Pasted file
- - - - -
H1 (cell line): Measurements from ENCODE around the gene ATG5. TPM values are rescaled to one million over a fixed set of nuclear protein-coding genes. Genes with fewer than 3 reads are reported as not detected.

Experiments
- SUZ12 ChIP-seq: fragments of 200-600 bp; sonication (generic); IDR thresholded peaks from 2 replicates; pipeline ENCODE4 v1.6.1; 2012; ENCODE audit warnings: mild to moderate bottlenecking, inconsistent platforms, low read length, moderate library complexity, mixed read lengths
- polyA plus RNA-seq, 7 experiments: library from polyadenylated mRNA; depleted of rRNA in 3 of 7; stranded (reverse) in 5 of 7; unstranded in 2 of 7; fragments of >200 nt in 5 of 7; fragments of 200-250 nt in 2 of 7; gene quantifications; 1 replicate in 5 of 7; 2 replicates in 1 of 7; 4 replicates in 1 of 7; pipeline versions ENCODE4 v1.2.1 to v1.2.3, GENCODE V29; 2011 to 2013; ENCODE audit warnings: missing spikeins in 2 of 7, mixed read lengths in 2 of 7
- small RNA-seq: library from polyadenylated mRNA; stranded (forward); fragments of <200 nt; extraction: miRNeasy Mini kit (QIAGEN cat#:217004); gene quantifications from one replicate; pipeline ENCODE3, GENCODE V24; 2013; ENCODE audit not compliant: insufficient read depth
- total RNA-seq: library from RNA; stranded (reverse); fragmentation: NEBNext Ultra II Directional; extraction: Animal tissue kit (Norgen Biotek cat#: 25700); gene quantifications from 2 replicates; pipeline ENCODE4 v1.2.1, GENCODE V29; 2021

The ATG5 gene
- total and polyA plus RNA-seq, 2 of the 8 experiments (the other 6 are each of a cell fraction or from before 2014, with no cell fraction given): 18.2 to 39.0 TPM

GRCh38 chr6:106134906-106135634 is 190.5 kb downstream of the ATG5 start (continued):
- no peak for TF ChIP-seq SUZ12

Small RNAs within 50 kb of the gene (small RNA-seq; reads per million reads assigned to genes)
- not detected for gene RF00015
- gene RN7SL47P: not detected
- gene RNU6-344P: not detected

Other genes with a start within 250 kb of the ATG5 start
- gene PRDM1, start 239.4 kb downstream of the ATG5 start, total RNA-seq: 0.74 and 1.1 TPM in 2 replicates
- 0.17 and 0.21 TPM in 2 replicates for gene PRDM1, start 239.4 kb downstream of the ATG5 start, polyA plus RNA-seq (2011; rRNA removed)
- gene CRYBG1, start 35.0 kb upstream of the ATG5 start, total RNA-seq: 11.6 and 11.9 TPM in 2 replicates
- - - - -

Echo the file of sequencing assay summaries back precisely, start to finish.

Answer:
H1 (cell line): Measurements from ENCODE around the gene ATG5. TPM values are rescaled to one million over a fixed set of nuclear protein-coding genes. Genes with fewer than 3 reads are reported as not detected.

Experiments
- SUZ12 ChIP-seq: fragments of 200-600 bp; sonication (generic); IDR thresholded peaks from 2 replicates; pipeline ENCODE4 v1.6.1; 2012; ENCODE audit warnings: mild to moderate bottlenecking, inconsistent platforms, low read length, moderate library complexity, mixed read lengths
- polyA plus RNA-seq, 7 experiments: library from polyadenylated mRNA; depleted of rRNA in 3 of 7; stranded (reverse) in 5 of 7; unstranded in 2 of 7; fragments of >200 nt in 5 of 7; fragments of 200-250 nt in 2 of 7; gene quantifications; 1 replicate in 5 of 7; 2 replicates in 1 of 7; 4 replicates in 1 of 7; pipeline versions ENCODE4 v1.2.1 to v1.2.3, GENCODE V29; 2011 to 2013; ENCODE audit warnings: missing spikeins in 2 of 7, mixed read lengths in 2 of 7
- small RNA-seq: library from polyadenylated mRNA; stranded (forward); fragments of <200 nt; extraction: miRNeasy Mini kit (QIAGEN cat#:217004); gene quantifications from one replicate; pipeline ENCODE3, GENCODE V24; 2013; ENCODE audit not compliant: insufficient read depth
- total RNA-seq: library from RNA; stranded (reverse); fragmentation: NEBNext Ultra II Directional; extraction: Animal tissue kit (Norgen Biotek cat#: 25700); gene quantifications from 2 replicates; pipeline ENCODE4 v1.2.1, GENCODE V29; 2021

The ATG5 gene
- total and polyA plus RNA-seq, 2 of the 8 experiments (the other 6 are each of a cell fraction or from before 2014, with no cell fraction given): 18.2 to 39.0 TPM

GRCh38 chr6:106134906-106135634 is 190.5 kb downstream of the ATG5 start (continued):
- no peak for TF ChIP-seq SUZ12

Small RNAs within 50 kb of the gene (small RNA-seq; reads per million reads assigned to genes)
- not detected for gene RF00015
- gene RN7SL47P: not detected
- gene RNU6-344P: not detected

Other genes with a start within 250 kb of the ATG5 start
- gene PRDM1, start 239.4 kb downstream of the ATG5 start, total RNA-seq: 0.74 and 1.1 TPM in 2 replicates
- 0.17 and 0.21 TPM in 2 replicates for gene PRDM1, start 239.4 kb downstream of the ATG5 start, polyA plus RNA-seq (2011; rRNA removed)
- gene CRYBG1, start 35.0 kb upstream of the ATG5 start, total RNA-seq: 11.6 and 11.9 TPM in 2 replicates